1903 was a pretty sweet year for Madame Curie – she was awarded her Ph.D. and also the Nobel Prize – which is probably a combination of awards that most people don't generally achieve in the same calendar year. I guess that's what you call a pretty solid thesis paper. She became the first woman to win the Nobel, and when she was awarded a Nobel Prize in Chemistry a couple years later she became the first person of any gender to win two prizes in two different fields. To this day she remains the only human to win it for two different sciences. In case that's not enough, Curie's science-master genes were so powerful that her daughter Irene also went on the win the award in Chemistry as well, meaning that, in the history of award, 66% of all female laureates of the Nobel Prize in Chemistry were Curies. That's a pretty decent track record of awesomeness.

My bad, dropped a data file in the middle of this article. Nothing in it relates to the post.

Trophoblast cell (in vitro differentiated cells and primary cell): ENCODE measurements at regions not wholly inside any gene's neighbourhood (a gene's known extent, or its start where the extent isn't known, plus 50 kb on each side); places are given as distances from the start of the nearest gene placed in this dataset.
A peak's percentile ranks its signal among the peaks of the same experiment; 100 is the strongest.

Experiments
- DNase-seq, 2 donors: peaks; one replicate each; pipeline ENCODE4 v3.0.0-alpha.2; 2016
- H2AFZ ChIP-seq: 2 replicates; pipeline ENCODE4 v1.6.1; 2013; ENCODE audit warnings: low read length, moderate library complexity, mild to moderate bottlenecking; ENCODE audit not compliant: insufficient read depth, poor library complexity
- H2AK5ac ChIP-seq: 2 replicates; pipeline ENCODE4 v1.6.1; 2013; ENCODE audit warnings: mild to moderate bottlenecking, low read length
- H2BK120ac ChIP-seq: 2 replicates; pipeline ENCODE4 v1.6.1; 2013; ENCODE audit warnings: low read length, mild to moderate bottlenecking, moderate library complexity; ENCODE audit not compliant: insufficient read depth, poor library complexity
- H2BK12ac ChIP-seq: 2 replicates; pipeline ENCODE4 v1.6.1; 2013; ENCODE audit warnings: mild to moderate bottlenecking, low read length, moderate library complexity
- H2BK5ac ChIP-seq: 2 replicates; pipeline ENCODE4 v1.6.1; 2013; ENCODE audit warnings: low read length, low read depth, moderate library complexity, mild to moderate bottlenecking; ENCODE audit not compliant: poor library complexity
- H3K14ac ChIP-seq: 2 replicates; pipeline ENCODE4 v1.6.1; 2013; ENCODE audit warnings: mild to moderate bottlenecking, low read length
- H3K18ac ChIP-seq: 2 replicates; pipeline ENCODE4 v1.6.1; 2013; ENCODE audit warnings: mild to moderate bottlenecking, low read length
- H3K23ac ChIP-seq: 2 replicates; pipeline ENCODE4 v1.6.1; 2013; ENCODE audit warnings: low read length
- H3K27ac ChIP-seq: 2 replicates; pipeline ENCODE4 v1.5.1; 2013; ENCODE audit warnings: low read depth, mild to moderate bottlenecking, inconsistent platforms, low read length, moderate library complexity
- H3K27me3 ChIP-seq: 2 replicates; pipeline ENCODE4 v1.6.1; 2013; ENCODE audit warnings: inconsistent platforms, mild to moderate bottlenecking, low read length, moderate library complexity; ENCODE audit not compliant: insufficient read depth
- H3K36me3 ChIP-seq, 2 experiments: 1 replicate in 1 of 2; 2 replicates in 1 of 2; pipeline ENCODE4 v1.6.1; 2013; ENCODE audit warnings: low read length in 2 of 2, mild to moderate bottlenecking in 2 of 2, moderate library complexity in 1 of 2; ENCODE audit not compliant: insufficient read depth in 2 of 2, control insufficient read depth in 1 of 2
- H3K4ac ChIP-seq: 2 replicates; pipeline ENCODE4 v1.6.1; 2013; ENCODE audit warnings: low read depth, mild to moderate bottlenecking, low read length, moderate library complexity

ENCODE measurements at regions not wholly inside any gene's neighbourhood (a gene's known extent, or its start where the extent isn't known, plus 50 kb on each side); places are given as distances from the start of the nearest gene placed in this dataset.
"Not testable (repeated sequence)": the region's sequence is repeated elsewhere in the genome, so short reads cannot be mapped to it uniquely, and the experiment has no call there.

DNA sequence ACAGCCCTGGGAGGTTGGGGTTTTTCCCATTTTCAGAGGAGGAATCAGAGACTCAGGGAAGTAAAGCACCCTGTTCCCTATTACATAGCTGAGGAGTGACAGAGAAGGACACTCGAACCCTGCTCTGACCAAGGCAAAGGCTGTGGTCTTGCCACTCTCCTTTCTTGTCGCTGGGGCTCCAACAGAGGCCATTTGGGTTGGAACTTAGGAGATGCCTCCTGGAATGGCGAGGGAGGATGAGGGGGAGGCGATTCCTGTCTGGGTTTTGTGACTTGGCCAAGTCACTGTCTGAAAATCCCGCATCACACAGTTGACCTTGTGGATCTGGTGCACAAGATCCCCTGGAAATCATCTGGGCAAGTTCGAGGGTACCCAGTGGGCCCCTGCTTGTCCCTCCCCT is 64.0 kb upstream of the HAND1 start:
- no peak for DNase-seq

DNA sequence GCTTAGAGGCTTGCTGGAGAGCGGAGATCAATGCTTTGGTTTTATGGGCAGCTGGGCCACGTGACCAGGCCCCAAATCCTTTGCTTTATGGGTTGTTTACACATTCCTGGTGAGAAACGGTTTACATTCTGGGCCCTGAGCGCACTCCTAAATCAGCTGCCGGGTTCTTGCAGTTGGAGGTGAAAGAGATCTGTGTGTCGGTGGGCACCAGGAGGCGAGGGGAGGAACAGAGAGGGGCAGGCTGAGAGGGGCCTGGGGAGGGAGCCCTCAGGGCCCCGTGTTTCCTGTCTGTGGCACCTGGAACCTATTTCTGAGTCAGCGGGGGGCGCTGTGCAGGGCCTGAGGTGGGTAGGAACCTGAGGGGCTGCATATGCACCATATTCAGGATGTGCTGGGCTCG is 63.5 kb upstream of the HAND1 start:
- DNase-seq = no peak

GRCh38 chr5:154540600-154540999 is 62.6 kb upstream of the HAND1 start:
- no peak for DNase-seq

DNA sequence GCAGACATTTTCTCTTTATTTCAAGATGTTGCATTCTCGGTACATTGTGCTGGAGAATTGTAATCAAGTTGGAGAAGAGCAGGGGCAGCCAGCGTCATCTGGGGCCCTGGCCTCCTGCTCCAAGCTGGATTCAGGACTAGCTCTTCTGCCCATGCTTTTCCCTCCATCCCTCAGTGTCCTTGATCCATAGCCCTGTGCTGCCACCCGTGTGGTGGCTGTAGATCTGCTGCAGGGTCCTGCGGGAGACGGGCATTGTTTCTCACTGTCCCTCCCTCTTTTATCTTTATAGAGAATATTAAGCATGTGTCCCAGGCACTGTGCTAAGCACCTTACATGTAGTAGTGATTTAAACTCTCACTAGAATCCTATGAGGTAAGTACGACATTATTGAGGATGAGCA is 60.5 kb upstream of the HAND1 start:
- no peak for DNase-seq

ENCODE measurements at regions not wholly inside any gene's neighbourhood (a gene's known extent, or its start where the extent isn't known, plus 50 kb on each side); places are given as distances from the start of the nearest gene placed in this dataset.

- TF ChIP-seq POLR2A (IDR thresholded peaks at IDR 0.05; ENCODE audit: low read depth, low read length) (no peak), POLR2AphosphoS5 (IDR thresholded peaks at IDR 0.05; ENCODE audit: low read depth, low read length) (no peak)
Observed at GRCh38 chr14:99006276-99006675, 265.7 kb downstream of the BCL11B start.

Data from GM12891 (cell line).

While this is an epically huge achievement for anyone to accomplish, it's also important to keep in mind the fact that Madame Curie was winning Nobel Prizes for working with radioactive materials back in 1900, a time when women couldn't even vote and most of the scientific community didn't know the difference between their dicks and a short-wave radio. For her to have been uncovering the secrets of nuclear medicine is mind-porkingly insane. She went up against a male dominated industry in a world that tried to convince women that they were little more than property, and told them all to blow it out their collective asses with a potato cannon, which is something I think everybody can respect.
She also looked the part of a crazy mad scientist, which is pretty sweet: